Thursday, 2 July 2009

R.I.P. Dennis Brown 1st July 1999

Was meant to post this yesterday but it was a very busy day. Went to interview the young guns from Big Ship Chino and Laden. Interview will be up shortly.

Yesterday marked the 10th year anniversary passing of the Crown Prince of Reggae (1February 1957 – 1 July 1999) and a guy who really should be more known and respected to those outside of Reggae.

Dennis Emmanuel Brown (February 1, 1957 – July 1, 1999) was a Jamaican reggae singer. During his prolific career, he had recorded more than 75 albums and was one of the pioneers of lovers rock, a sub-genre of reggae. Bob Marley cited Brown as his favourite singer, and dubbed him "The Crown Prince of Reggae".

Dennis Brown's first recording was "Lips of Wine" recorded for Derrick Harriott, but this was not released initially. He then recorded for Coxsone Dodd at Studio One, and Dodd released Brown's first single, "No Man is an Island". Brown recorded two albums for Dodd, No Man is an Island and If I Follow my Heart (the title track penned by Alton Ellis). During this time, Brown recorded material for Lloyd Daley ("Baby Don't Do It" and "Things in Life") and material for Derrick Hariott, which was eventually released as the Super Reggae and Soul Hits album. He also worked for Earl Hayles and the Charmaine label early in his career. "Money In My Pocket" was a UK Top 20 hit in 1979 (reaching #14 in the UK Singles Chart). This led to his contract with A&M Records, and to the formation of his own label, DEB records; which produced several of hits, including many by Junior Delgado.

His first commercially successful song internationally was "Money In My Pocket" on the Joe Gibbs label, and by the late 1970s, Brown had recorded and performed chart-toppers such as "Sitting & Watching", "Wolves and Leopards", "Here I Come" and "Revolution"; many featuring Sly and Robbie as the rhythm section. As the dancehall era of the 1980s arrived, Brown frequently recorded with King Jammy and Gussie Clarke. Trojan Records included Brown on their Jamaican Superstars compilation album (along with Gregory Isaacs, Delroy Wilson, Alton Ellis, John Holt and Pat Kelly), calling him the "perfect superstar". The compilation was released in 1998, the year before his death.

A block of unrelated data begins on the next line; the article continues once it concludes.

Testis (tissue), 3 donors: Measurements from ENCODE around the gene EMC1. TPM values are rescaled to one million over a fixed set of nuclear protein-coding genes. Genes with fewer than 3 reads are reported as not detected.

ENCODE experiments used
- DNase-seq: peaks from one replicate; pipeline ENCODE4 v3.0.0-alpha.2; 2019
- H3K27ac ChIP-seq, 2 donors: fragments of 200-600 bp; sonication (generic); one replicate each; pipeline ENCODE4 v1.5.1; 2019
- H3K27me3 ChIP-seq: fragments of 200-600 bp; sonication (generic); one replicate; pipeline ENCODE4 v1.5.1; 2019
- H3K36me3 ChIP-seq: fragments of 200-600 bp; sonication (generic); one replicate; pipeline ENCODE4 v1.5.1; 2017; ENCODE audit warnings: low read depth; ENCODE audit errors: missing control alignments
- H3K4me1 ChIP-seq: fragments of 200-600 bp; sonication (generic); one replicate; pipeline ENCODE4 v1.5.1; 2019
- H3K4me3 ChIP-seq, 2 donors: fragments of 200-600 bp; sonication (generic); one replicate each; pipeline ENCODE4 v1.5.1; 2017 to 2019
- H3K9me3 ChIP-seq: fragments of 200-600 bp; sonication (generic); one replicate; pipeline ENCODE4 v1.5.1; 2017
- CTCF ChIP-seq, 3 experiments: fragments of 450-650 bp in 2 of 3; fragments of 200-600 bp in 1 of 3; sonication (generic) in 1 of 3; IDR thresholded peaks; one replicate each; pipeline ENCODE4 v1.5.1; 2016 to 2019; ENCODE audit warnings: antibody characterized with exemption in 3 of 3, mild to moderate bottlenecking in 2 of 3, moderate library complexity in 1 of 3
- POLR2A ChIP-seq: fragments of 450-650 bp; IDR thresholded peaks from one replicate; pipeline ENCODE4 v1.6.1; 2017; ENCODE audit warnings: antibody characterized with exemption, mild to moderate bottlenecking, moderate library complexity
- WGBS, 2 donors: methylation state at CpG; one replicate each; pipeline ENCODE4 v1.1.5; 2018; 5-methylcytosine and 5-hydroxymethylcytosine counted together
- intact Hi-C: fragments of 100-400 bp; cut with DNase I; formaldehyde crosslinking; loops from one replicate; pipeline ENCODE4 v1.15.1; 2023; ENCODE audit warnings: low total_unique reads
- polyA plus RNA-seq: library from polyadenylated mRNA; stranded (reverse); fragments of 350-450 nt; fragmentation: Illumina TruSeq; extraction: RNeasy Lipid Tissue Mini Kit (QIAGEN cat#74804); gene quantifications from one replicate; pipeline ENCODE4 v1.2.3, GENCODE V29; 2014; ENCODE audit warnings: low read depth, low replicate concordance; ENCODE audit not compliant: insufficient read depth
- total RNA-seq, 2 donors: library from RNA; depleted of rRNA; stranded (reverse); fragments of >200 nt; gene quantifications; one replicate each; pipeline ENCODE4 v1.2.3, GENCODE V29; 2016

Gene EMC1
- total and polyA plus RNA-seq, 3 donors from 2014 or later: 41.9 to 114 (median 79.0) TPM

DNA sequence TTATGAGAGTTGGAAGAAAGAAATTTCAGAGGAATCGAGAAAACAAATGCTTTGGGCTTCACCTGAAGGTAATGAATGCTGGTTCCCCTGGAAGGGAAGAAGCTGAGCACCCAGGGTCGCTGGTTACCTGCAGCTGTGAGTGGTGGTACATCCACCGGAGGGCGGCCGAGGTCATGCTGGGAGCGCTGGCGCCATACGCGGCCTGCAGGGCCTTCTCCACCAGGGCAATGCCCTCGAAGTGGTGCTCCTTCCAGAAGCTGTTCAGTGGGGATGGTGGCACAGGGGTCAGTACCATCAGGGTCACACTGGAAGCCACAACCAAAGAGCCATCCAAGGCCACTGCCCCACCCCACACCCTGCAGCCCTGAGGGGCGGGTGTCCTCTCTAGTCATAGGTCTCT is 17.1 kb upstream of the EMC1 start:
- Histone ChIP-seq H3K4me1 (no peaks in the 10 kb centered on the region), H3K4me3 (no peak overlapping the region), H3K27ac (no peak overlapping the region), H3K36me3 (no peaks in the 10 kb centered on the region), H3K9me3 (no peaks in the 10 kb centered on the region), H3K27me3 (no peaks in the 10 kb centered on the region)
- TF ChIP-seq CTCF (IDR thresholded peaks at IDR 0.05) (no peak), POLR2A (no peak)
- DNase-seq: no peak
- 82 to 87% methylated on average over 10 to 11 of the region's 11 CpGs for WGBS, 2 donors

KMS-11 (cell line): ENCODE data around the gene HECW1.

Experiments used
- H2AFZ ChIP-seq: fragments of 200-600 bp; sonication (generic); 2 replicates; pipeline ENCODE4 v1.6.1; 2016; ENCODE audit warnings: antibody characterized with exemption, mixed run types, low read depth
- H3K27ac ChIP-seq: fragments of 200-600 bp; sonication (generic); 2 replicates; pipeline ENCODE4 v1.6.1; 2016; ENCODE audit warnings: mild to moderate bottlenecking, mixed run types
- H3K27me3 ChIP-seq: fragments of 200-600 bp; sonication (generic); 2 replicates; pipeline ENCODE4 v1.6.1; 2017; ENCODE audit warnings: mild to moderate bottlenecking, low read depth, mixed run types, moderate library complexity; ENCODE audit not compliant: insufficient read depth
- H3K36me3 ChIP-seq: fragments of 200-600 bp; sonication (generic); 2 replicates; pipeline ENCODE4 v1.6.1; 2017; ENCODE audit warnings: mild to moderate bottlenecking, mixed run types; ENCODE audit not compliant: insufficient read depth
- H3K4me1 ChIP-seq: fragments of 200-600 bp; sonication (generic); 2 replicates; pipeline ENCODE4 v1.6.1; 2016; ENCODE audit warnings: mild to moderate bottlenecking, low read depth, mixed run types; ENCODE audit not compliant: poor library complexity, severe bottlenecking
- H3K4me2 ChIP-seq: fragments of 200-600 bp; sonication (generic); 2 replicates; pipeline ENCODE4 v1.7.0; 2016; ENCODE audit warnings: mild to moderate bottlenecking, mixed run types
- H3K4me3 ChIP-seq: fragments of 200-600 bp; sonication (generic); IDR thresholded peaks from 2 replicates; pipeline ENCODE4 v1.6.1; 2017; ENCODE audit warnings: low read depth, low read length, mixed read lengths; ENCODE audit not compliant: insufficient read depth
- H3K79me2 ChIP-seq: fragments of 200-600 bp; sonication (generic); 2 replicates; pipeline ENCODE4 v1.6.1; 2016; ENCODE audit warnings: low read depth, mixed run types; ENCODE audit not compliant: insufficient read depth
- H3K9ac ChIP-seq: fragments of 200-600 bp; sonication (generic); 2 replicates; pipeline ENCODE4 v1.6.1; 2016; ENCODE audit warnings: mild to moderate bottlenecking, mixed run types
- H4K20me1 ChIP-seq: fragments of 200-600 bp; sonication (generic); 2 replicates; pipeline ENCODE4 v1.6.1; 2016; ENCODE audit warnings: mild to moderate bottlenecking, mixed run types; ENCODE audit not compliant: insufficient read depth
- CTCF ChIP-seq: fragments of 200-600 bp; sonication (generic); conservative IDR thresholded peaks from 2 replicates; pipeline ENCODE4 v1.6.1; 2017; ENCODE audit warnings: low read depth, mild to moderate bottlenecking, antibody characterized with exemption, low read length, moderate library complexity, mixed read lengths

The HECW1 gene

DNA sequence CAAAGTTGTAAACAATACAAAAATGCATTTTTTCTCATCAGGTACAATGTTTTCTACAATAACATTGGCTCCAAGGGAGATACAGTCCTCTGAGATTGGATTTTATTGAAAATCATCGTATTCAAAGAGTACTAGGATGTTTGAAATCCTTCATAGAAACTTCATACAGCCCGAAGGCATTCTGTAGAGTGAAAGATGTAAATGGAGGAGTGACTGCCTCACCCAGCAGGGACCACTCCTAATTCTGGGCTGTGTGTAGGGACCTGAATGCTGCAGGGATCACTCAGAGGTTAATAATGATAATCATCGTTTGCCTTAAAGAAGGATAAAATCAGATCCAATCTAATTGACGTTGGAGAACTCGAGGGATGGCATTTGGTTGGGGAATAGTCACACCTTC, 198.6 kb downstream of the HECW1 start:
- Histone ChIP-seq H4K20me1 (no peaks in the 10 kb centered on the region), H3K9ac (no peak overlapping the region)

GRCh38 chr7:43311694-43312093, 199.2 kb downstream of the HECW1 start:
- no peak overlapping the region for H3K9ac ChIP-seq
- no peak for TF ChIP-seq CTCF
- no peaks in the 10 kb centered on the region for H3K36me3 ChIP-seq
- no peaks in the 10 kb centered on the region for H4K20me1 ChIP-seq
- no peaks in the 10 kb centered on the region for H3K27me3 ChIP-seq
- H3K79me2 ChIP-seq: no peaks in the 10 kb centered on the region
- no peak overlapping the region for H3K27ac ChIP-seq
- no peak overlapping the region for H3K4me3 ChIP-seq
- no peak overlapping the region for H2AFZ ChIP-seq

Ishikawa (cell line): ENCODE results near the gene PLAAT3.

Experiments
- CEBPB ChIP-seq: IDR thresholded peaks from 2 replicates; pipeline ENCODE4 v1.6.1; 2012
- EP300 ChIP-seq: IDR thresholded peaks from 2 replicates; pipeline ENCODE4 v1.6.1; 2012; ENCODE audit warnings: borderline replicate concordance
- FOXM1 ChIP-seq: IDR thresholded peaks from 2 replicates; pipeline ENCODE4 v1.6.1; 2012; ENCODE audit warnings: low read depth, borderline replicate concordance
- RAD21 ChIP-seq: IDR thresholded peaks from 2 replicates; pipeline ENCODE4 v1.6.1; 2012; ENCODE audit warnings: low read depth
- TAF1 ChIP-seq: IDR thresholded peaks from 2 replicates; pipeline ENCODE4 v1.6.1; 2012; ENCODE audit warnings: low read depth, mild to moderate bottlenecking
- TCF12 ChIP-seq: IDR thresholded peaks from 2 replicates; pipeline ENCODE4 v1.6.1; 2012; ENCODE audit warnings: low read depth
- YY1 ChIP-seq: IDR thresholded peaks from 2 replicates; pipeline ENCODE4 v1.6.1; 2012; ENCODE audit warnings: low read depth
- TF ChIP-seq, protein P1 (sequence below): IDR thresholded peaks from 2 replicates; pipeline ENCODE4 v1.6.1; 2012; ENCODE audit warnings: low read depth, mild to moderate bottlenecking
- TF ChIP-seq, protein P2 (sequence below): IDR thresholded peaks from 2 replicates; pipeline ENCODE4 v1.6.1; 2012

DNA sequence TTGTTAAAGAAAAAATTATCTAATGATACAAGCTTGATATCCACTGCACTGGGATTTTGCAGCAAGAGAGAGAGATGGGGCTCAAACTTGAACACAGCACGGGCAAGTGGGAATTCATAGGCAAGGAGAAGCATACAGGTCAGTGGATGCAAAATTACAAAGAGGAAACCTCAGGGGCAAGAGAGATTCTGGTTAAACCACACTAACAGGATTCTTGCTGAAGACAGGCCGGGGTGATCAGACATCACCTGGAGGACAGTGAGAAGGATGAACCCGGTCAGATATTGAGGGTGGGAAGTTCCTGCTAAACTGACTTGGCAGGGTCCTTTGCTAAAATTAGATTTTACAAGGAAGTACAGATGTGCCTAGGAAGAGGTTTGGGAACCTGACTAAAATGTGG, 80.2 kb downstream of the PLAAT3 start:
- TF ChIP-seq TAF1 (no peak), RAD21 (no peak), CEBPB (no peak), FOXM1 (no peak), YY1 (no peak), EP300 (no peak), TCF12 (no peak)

In May 1999, after touring in Brazil with other reggae singers, Brown started to show symptoms of illness. After returning to Kingston, Jamaica, on the evening of June 30, 1999, he was rushed to Kingston's University Hospital, suffering from cardiac arrest. Brown died the next day, and the official cause of his death was a collapsed lung. Former Jamaican Prime Minister P. J. Patterson and opposition leader Edward Seaga of the Jamaica Labour Party both spoke at Brown's funeral, which was held on July 17, 1999 in Kingston. The service, which lasted for three hours, also featured live performances by Maxi Priest, Shaggy, and five of Brown's sons. Brown was then buried at Kingston's National Heroes Park

Here are a few of my favourites. If you claim to be a Reggae fan, but haven't got these in your record box you aren't a true fan. Hold tight all my Vibes FM Rice and Peas selection crooooo!

The party/concert starters

2 lovers tracks

Think he originally recorded this when he was about 14. Could be wrong but he was between 12-14. Can't be arsed to search it right now so deal with it!

Jeeeezum, I was supposed to stop at 3 songs. Alright one more

This is actually called To The Foundation

Left us with some timeless music and a great legacy. Still mashing up dancefloors and holds a special place in our hearts 10 years after his passing. RIP

Throwback Thursday will commence next week

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